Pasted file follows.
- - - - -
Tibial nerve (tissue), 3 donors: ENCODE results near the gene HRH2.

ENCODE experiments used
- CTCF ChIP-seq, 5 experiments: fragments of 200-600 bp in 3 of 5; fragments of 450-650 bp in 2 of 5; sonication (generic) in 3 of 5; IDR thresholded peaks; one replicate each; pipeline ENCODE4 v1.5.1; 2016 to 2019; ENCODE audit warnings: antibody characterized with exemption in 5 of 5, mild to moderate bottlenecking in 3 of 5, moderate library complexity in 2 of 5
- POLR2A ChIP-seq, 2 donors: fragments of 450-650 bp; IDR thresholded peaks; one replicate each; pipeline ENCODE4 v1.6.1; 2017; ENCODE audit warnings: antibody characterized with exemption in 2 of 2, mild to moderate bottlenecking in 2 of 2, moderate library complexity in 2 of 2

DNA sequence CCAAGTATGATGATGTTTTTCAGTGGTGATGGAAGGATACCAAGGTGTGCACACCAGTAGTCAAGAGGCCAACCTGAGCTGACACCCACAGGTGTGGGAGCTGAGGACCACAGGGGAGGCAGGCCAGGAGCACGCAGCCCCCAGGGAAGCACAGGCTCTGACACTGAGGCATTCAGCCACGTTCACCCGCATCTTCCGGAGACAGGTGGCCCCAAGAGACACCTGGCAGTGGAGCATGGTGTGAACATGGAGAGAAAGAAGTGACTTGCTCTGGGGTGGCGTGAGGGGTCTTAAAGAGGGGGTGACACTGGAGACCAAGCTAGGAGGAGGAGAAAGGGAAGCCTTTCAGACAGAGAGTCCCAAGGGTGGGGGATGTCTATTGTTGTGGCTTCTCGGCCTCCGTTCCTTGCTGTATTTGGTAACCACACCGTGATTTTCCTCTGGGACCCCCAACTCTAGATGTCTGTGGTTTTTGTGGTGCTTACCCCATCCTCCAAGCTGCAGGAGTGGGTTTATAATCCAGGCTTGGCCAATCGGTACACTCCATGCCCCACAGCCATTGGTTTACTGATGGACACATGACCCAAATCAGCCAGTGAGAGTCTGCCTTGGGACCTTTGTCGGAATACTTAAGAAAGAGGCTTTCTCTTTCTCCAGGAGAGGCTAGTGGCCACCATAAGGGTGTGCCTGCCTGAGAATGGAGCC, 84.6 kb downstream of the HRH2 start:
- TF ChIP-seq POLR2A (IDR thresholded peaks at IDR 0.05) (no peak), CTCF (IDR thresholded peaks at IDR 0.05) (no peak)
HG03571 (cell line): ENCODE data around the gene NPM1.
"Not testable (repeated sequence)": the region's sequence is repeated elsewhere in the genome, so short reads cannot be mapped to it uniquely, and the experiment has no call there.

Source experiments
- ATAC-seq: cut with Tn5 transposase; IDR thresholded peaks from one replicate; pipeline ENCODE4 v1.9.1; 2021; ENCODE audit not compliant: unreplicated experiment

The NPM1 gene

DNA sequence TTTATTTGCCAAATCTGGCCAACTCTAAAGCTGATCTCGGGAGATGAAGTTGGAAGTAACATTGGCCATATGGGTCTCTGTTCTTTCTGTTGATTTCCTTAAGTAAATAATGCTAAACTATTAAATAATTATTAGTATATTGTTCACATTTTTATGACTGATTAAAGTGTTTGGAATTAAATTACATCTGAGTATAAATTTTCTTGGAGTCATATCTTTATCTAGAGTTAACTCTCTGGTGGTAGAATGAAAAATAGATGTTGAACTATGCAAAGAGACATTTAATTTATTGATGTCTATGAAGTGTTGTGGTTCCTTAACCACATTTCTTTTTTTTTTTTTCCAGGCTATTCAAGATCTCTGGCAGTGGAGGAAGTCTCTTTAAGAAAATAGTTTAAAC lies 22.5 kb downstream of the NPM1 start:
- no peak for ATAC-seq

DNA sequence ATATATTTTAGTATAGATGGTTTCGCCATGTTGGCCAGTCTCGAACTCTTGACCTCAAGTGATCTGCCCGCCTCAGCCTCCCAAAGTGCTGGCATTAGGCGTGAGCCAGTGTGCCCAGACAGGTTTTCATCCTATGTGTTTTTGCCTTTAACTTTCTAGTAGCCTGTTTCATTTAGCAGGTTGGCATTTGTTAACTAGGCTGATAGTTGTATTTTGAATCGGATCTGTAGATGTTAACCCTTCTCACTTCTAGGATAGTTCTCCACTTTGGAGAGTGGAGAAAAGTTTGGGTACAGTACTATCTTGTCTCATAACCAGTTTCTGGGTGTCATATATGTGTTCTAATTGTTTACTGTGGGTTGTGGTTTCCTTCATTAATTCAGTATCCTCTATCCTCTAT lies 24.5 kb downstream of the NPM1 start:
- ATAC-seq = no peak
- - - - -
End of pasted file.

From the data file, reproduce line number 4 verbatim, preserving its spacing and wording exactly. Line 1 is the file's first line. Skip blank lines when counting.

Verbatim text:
- POLR2A ChIP-seq, 2 donors: fragments of 450-650 bp; IDR thresholded peaks; one replicate each; pipeline ENCODE4 v1.6.1; 2017; ENCODE audit warnings: antibody characterized with exemption in 2 of 2, mild to moderate bottlenecking in 2 of 2, moderate library complexity in 2 of 2